Cell counting

The sagittal sections of the brain were used for evaluation of apoptosis [4,13,14]. The brain was cut 100 µm from the midline in each hemisphere and sectioned sagittally in 4 µm slices. For quantitative counts of C-3A-positive cells, the first sagittal section from each hemisphere was selected. PC-based image analysis software (LAS AF; Leica Microsystems CMS GmbH, Mannheim, Germany) interfaced with a Leica DM2500 microscope via a digital camera (Leica DFC280; Leica Microsystems Imaging Solutions Ltd., Cambridge, UK) was used for image analysis.
As described previously [4], a C-3A-positive cell was defined as a neuron with dendrites or a neuron larger than 8 µm. The total number of C-3A-positive cells in the entire area of the two sagittal sections was counted and divided by the total area of the two sections determined by the LAS software to calculate profile densities (apoptotic profiles per mm2) [4]. In addition, the densities were calculated for specific regions, such as the thalamus, cortex and caudate nucleus.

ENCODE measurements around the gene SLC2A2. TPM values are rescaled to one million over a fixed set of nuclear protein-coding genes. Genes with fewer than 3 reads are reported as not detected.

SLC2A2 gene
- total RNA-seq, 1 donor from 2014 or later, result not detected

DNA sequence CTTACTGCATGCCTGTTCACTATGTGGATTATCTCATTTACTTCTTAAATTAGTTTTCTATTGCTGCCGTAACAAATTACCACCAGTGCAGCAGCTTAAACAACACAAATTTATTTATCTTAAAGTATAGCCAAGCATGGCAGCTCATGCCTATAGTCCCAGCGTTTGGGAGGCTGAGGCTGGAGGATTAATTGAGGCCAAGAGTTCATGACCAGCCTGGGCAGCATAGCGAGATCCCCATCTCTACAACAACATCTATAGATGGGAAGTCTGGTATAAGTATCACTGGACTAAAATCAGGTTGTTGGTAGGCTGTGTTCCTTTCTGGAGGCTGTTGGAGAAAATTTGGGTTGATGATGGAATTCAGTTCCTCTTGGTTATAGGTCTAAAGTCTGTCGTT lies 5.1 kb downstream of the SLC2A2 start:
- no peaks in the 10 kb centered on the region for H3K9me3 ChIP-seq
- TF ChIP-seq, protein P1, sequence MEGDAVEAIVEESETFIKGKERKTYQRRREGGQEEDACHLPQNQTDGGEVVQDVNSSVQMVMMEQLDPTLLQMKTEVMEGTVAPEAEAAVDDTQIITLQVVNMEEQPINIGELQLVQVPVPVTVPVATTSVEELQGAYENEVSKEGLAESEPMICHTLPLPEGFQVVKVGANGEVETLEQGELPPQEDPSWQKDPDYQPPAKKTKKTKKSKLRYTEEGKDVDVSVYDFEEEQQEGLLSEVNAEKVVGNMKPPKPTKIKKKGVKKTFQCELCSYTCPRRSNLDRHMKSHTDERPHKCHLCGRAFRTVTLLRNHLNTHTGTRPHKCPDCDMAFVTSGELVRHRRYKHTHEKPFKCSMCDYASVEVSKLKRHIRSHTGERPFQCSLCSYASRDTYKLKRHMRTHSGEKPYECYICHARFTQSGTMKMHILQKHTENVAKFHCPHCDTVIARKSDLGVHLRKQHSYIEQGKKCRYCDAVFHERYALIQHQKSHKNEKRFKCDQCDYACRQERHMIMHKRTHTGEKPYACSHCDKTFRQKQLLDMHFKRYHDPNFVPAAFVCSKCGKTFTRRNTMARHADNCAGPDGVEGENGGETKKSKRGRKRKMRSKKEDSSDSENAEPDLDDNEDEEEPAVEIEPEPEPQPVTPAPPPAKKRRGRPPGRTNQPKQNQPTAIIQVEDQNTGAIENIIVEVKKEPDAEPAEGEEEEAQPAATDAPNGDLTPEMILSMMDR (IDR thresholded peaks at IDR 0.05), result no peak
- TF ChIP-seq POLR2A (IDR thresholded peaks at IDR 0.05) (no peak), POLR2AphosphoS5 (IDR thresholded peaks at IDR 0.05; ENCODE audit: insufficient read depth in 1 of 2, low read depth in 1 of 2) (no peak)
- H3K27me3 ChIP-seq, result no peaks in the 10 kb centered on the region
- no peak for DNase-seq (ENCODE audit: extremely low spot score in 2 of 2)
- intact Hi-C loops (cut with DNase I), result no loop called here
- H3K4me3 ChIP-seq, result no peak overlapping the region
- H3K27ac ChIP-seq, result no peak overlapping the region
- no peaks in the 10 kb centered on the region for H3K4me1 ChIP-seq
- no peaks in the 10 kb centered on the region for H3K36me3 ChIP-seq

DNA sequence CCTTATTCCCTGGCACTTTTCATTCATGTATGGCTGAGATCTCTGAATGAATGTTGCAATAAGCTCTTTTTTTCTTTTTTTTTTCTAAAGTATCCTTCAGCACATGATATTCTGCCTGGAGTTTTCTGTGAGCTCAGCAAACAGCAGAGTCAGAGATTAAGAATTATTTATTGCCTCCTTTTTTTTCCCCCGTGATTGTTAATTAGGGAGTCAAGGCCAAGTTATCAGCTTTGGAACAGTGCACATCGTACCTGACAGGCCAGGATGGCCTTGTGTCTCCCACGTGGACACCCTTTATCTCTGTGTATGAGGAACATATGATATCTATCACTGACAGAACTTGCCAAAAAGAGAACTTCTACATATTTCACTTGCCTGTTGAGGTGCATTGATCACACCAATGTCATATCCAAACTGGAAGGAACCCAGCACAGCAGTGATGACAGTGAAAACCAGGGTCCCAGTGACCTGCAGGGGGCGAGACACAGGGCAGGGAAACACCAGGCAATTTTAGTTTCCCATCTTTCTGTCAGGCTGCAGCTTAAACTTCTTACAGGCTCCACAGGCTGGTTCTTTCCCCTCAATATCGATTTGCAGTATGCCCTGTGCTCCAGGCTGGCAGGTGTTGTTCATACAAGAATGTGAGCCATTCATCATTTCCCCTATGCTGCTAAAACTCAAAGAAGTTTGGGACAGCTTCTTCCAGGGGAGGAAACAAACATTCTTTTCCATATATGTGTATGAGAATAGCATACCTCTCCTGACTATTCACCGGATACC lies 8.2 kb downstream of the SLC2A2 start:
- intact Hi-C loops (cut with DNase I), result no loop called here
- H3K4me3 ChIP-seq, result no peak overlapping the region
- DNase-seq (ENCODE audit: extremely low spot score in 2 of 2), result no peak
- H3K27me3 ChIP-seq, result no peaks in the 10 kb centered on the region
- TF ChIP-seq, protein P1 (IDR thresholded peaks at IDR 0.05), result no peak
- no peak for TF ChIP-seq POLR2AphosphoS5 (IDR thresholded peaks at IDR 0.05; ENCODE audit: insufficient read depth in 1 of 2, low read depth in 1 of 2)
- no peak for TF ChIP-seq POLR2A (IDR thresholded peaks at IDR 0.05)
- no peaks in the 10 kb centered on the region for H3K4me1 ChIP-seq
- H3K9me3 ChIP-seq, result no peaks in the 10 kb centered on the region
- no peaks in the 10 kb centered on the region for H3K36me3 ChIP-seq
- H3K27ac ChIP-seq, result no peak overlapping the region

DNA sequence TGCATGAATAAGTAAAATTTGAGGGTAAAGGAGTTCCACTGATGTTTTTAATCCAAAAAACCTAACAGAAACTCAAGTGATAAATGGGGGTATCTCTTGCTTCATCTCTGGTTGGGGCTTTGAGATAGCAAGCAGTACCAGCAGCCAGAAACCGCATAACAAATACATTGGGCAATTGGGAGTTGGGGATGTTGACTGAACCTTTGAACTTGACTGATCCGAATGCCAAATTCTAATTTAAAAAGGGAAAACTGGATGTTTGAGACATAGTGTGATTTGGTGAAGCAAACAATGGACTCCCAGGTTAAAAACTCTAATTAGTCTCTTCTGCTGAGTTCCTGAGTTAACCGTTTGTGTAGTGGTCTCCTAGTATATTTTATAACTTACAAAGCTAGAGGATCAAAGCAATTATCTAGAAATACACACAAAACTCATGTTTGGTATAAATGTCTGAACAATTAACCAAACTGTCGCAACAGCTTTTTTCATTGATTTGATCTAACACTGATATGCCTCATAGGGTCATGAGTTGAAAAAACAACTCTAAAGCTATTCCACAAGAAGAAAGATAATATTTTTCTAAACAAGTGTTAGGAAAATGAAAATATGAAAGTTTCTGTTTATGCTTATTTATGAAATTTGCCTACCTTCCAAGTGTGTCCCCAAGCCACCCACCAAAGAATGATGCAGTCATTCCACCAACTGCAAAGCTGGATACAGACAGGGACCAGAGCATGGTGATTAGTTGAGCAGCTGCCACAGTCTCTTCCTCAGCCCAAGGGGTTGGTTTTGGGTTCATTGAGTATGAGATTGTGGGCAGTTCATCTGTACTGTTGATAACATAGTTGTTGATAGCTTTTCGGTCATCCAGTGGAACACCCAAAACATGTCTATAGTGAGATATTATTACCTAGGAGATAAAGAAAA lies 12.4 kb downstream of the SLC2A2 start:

Two additional sagittal sections, which were also symmetric, were selected for TUNEL staining. The density of TUNEL-positive cells in the entire field was obtained. Quantitative analysis including cell counting was performed by an investigator who was blinded to the treatment conditions.

Statistics